Sunday, October 24th, 2021

5 Things Entrepreneurs Must Know About Copyright

By Guest Blogger on Jul 31 2012 • Filed under Business

Can you really use that photo for your blog? What every entrepreneur should know. (photo)From Facebook to Twitter, Flickr to Instagram and more, images have become the immediate sensory language we use to communicate in two-second bursts with friends, colleagues and even customers. This sharing has become so prevalent that some people are under the mistaken impression that any image found online is perfectly okay for use on their business sites and in their marketing materials or presentations. But hold that mouse before you right-click a Google image and find yourself in a heap of trouble.

Here are five things every entrepreneur should know about navigating the safe use of imagery for business.
What is Creative Commons?
People often ask me about Creative Commons licenses. Creative Commons licenses provide simple, standardized alternatives to the traditional "all rights reserved" copyright.
For example, an artist might choose to make an image available for commercial or non-commercial use for free provided the image is not altered and he is given credit for the work. Or she may decide to make an image available to be tweaked, reworked and built upon provided the modified image is also made available under a Creative Commons license.
Images licensed using Creative Commons or another free license site may be fine for some uses, but you need to be aware of the license limitations. There can also be difficulties with regards to whether or not there are model releases with the image and unfortunately, some people claim ownership of images when they did not really create them.
Trademarks / Copyright 
I think all of us get it that showing a Nike shoe, a Tim Horton’s cup, or a Roots logo on your web site without permission is illegal, but for example, did you know that pictures of the Eiffel Tower at night cannot be used without permission, because the lights themselves are trademarked? Need an image showing people or a specific place? You should definitely license from a reputable source with an inspection process that looks for copyright, trademark and privacy infringement. Images with identifiable people or places require appropriate releases! Using an image without one is asking for trouble. 
Recognizable People and Permissions
If a recognizable person is in the image, that person needs to have given permission for his or her likeness to be used. Whether you shot that image yourself or set up a fancy photo shoot for your new brochure, or are looking for stock imagery, images must come with signed model releases to keep you safe.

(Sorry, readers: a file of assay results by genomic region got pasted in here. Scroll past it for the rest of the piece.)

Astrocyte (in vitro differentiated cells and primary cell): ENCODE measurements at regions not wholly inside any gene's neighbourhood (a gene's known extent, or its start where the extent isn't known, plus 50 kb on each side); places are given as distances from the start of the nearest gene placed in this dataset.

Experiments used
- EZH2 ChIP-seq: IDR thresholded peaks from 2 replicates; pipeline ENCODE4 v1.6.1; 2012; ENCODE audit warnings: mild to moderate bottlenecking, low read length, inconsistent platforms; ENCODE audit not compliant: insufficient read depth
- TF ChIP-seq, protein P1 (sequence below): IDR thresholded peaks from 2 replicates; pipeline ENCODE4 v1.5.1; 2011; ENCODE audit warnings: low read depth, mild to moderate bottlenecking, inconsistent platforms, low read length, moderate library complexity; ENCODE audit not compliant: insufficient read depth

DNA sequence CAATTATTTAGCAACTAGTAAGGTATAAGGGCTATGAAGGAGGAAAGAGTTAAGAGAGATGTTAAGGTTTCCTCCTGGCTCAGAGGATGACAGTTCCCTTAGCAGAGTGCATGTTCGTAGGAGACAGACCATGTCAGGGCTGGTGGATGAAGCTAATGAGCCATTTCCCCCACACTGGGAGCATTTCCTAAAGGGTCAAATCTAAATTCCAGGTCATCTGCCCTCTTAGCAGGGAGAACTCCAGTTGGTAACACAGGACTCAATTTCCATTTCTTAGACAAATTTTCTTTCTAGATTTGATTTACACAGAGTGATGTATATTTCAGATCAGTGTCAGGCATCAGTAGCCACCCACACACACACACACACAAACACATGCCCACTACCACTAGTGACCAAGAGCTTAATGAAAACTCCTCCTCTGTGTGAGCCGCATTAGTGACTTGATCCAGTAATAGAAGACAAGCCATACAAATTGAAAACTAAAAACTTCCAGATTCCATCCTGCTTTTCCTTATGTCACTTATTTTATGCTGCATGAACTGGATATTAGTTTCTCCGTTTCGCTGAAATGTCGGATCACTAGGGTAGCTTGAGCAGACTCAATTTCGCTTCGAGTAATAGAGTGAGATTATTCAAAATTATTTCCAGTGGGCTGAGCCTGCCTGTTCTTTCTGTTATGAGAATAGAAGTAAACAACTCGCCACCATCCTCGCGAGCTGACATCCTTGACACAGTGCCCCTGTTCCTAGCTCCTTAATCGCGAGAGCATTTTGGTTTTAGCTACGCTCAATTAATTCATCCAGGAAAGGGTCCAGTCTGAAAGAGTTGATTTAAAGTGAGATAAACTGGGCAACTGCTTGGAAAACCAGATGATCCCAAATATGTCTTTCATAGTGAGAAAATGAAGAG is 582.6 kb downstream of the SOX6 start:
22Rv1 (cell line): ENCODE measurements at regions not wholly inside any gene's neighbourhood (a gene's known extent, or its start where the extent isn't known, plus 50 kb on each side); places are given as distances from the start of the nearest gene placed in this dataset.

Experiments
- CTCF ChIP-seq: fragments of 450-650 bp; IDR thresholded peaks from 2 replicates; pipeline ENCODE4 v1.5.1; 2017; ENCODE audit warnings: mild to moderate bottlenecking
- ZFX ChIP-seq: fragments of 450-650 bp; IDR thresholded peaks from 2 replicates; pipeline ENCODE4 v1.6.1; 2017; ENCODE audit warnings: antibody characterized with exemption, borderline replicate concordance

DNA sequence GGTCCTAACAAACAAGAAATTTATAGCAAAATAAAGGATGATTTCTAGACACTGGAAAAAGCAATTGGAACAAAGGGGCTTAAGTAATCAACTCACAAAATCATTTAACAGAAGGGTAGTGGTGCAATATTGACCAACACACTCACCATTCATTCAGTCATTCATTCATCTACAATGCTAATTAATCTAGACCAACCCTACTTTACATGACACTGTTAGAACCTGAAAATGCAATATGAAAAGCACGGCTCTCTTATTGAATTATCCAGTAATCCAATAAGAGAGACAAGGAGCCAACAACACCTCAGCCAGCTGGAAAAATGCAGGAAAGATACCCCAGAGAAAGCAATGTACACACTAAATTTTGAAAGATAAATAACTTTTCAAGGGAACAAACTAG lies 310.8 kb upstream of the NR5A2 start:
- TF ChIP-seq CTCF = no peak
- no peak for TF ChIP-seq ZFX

Purchasing Your Images
There are places to get inexpensive imagery that can be legitimately used for a whole host of purposes. Stock imagery can be purchased for as little as a dollar or two up to several hundred dollars or more for high-concept shots and videos. iStockphoto offers “royalty-free” images. This means you purchase them once and can then use them in multiple projects. 
These images are intended to be reused and were created with that in mind. They are purposely offered in different shapes, sizes, colors and resolutions. You can search by keyword AND shape and color. Many images leave neutral space for copy. All have been rigorously inspected to ensure there will be no copyright or other privacy intellectual property concerns, which is why iStock also offers a legal guarantee on our imagery.
Protecting The Images Taken for Your Business
Perhaps you have already invested or need to invest in very specific photography or video for your business promotions. Watermarking those images is a good way to help safeguard them.  And, even if you had a professional photographer do the shoot, keep copies of the model and building releases he or she used on hand along with the original imagery.
Do you take many photos of your own, or are you in a creative business? If you fear someone might be using your images, you can check. You can find out if your images are being used on the Web without your consent. Try PicScout’s ImageTracker. Submit your photo and it will scan the Web for you. If someone else is using your images without your consent, you may have a right to demand they remove the image, credit your work or pay you damages. 
For more information on using imagery, from free Creative Commons guidelines to the different licenses best for your business project, is an excellent primer.

Rebecca Rockafellar is the general manager of the Getty Images'-owned microstock pioneer, iStockphoto, and senior vice president of ecommerce for Getty Images overall. Rebecca oversees the global strategy and operational leadership of iStockphoto. She has prioritized the customer experience of iStock, and continues to hone the quality of iStock’s customer interactions.

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